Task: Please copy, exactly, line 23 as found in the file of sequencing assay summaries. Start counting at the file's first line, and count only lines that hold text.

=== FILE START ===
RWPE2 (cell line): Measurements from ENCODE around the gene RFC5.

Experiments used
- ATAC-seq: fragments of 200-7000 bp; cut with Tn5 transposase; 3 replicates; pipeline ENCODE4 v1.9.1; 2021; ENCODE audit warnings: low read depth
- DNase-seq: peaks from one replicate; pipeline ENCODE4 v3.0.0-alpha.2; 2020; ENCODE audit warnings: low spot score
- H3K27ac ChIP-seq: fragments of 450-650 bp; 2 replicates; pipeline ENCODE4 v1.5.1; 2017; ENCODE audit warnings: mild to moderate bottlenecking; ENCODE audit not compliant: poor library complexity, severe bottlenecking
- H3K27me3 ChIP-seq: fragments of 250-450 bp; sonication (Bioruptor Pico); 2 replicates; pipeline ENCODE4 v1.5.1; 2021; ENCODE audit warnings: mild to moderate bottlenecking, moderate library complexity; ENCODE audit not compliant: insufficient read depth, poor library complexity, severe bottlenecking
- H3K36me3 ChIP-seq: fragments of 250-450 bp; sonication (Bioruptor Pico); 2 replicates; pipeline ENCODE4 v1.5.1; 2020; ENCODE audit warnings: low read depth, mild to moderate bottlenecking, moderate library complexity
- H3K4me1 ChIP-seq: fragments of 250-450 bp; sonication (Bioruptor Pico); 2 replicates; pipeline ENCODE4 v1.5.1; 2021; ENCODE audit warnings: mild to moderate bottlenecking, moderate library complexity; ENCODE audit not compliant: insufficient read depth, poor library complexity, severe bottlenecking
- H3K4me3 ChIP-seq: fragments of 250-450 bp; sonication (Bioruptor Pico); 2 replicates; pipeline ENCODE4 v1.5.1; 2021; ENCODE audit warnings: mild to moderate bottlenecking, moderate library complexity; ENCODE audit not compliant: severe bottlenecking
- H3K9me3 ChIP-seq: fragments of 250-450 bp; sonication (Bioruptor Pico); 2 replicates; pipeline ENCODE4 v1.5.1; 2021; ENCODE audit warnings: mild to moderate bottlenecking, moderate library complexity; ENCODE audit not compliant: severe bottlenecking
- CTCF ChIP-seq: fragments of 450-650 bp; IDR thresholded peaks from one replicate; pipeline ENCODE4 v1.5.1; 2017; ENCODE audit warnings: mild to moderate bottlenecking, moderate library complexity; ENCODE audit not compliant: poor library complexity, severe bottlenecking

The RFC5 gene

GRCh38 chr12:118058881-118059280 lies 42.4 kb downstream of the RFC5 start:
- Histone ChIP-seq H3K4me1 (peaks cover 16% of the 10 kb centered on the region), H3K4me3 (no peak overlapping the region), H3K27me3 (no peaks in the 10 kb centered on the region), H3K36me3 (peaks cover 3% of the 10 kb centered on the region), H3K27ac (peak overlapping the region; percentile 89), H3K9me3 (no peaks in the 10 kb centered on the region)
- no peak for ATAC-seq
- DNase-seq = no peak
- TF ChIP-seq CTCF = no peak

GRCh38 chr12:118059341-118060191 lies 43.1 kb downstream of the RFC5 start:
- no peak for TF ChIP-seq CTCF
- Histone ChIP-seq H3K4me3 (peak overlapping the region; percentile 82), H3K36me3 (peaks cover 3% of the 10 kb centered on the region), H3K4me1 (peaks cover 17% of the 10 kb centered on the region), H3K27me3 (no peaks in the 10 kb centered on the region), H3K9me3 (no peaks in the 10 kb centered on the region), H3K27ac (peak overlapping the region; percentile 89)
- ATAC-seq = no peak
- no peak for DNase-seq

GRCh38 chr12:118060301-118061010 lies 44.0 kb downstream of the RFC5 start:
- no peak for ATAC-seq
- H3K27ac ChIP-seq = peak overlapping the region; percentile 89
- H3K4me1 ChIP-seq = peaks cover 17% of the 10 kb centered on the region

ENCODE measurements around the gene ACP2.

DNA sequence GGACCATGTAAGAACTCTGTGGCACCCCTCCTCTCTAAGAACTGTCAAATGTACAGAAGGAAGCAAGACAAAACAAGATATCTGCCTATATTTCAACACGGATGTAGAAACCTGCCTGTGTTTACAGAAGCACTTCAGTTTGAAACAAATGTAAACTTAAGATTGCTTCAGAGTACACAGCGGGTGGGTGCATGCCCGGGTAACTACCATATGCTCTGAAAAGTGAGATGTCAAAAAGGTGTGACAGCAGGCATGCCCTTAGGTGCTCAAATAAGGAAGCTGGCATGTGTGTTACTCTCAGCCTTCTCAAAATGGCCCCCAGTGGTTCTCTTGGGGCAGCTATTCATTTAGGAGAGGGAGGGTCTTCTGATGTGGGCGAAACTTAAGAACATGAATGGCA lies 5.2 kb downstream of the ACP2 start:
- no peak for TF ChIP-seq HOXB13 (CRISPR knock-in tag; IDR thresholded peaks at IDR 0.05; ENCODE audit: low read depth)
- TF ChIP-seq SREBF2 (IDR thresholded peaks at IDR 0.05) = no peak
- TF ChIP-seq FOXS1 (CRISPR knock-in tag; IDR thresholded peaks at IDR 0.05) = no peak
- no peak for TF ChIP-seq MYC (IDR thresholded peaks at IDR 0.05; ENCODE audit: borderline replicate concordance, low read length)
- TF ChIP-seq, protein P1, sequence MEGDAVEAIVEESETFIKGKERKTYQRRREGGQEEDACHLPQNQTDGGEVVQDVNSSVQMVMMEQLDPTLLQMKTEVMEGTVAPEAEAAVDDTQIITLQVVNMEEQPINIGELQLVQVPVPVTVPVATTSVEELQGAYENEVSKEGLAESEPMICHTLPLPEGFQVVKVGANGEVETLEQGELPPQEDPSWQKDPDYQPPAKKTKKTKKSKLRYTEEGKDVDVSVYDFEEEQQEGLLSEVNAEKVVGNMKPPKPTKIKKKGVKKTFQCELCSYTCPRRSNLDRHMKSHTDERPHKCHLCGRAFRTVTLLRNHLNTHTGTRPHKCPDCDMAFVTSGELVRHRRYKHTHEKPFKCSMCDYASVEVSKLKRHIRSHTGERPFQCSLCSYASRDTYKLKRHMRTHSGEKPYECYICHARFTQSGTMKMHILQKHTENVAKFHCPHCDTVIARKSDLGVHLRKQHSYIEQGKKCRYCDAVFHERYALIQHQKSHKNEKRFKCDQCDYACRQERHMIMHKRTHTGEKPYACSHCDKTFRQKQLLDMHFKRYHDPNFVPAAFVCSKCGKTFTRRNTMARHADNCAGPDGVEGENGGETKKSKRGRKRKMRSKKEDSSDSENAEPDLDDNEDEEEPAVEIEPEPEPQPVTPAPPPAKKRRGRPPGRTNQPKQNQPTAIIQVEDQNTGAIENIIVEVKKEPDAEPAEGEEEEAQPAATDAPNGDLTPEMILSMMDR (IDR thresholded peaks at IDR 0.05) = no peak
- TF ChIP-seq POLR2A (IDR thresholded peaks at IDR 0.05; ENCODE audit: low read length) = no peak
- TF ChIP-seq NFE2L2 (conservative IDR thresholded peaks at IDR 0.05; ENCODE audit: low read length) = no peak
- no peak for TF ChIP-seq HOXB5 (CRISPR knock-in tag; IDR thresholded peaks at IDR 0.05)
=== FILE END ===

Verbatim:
GRCh38 chr12:118060301-118061010 lies 44.0 kb downstream of the RFC5 start: